David Cameron: the two faces of Chogm diplomacy

Last week David Cameron found himself in a tight corner. When pressed by Tamil Solidarity international coordinator, Senan – in an exclusive interview for Deepam TV – he said there was a need for a ‘proper independent inquiry’ into war crimes in Sri Lanka. He added that it would have ‘to be international’ if Mahinda Rajapaksa’s regime did not carry it out.

Yet, we all know that the Rajapaksa gang will never do that. Rajapaksa made that absolutely clear this week. And his media minister said the regime would refuse to listen to any such demands.

So, what is Cameron really saying?

Cameron does not say that an independent investigation must take place within a certain time. He does not say what sanctions he would call for against Rajapaksa’s regime if an independent investigation did not take place.

He does not say what he means by an independent inquiry – would it include representatives of the communities ripped apart by the war, for example? Who does he think should be on an international inquiry? The truth is that United Nations agencies completely failed to help at the time Tamil civilians were being slaughtered in their thousands. Heads of governments turned the other way.

Let’s be clear. When Cameron and foreign secretary, William Hague, talk about investigating war crimes in Sri Lanka, they are playing to the cameras. They know that every time they shake Rajapaksa’s hand they lose Tamil votes in Britain.

It is only mass pressure which has forced Cameron and Hague to express ‘concerns’ over human rights. This pressure has come from the protests organised by Tamil Solidarity and others. This has been reinforced by the shock felt more widely through Channel 4’s No Fire Zone documentary film – and other initiatives.

Cameron, as prime minister of Britain, is the head of the government which set up the ‘Commonwealth’ – an attempt to hold some colonial power after many states declared independence from the empire. Cameron is at Chogm to maintain the British state’s prestige, strategic and economic interests in the world.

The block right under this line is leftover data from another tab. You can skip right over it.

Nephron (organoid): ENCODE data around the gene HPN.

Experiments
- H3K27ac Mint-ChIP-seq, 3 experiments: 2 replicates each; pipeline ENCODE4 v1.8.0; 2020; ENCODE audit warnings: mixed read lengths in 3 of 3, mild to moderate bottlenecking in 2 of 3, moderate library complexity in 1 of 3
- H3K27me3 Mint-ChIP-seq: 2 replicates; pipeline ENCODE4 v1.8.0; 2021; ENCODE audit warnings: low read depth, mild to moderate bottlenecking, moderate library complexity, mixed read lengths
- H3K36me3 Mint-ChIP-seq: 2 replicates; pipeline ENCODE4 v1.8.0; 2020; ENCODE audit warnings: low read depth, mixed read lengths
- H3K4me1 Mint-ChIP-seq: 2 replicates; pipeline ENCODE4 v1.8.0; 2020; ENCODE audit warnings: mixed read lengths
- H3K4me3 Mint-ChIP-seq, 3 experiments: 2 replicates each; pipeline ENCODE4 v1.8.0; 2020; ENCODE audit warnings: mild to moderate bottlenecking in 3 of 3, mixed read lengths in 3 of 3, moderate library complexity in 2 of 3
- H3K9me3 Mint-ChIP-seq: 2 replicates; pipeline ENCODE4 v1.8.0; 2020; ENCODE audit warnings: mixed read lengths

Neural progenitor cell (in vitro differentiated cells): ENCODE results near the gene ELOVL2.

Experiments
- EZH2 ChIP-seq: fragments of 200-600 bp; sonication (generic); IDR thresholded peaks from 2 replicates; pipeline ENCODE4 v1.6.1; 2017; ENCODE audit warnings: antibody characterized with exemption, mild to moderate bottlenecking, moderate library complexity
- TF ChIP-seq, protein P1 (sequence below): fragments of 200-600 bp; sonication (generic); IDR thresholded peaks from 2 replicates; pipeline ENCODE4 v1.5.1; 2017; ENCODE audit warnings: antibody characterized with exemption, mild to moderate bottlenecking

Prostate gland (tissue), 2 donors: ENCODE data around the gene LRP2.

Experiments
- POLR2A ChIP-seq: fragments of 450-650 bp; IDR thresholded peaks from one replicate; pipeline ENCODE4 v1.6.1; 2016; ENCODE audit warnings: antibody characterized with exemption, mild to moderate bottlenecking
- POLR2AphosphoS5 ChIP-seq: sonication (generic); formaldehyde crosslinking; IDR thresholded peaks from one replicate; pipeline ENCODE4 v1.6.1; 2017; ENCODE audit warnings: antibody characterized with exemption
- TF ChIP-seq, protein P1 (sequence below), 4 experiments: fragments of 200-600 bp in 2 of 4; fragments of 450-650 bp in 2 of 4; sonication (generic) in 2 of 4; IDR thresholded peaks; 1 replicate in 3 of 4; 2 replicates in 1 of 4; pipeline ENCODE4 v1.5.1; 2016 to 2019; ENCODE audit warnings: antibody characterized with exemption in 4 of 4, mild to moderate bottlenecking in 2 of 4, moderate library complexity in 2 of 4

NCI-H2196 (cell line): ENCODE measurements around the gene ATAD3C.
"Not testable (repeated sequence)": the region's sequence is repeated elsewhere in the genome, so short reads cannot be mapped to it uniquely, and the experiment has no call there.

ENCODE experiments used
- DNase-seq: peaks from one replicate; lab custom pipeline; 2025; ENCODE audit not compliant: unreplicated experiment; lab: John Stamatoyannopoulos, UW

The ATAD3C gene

But Rajapaksa and his cronies do not like being criticised by anyone, even mildly. That is not their way. Usually, they deal with criticism through physical violence or a white-van disappearance.

So in answer to Cameron’s claim that he will ‘shine a light’ on ‘some of the human rights issues’, Sri Lanka’s minister of mass media and communications, Keheliya Rambukwella, said bluntly to the BBC: ‘The invitation to prime minister David Cameron was not based on that… You think someone can just make a demand from Sri Lanka? We are not a colony. We are an independent state.’

Cameron immediately backtracked. He said: ‘There are some positive steps that have been taken in Sri Lanka: the fact that they had elections to a northern provincial council; the fact that there is a process of reconciliation.’

He did not explain that the elections in the north had been conducted under harassment and intimidation by armed forces. It is a remarkable fact that such a large majority of Tamil people resisted the oppression to vote against the parties backed by the regime.
Nor did Cameron explain that the only process taking place is a brutal attempt to force Tamil people to reconcile themselves to military occupation and a future as second-class citizens.

Cameron and Hague are trying to face two ways at once, while keeping their feet firmly placed in Chogm – and behind the scenes walking hand-in-hand with the Rajapaksa gang. Let’s not forget that Britain’s Con-Dem coalition government continues to supply arms to Sri Lanka.

Not wishing to be left behind, Labour Party leader, Ed Miliband – whose silence on war crimes in Sri Lanka has been deafening – is trying to jump on the bandwagon. He told the Tamil Guardian that Cameron ‘should not attend the summit’.

That’s news to us! He did a very good job of keeping that position quiet. After all, it was the previous Labour government under Gordon Brown which agreed in 2009 – the year of the worst atrocities in the genocide against the Tamils – that Sri Lanka should host Chogm.

Yet true to form, Miliband ended up with the same position as the prime minister. Miliband said, now that Cameron is at Chogm, he should ‘insist on the full implementation of the recommendations of Sri Lanka’s own Lessons Learnt and Reconciliation Commission’.

What good is that?

The LLRC was set up by Rajapaksa precisely to avoid having an independent inquiry into war crimes allegations. It was hand-picked by the regime. Not only that. The very limited points of criticism of the armed forces have been dismissed out of hand by the regime! None of its (very mild) recommendations have been implemented.

The fact that the LLRC’s proposals are so weak means that Miliband’s position, in reality, is that the Rajapaksa regime – responsible for the slaughter of tens of thousands of Tamils, running a military takeover of the north and east, and which cracks down on any opposition to his family’s rule – is free to continue the oppression of the Tamil people, without accounting for the horrors they have faced, and with no chance of self-determination.
Once again, we have to point out the complete dead-end offered by these establishment parties and politicians – in Britain and in Sri Lanka.
Clearly, we have to rely on our own strength and that of our natural allies. That means building a mass campaign from below: of working-class people and their organisations, of the youth and oppressed, united in the struggle for Tamil self-determination, for the rights of workers and all oppressed people in Sri Lanka.

Manny Thain
Tamil Solidarity joint national secretary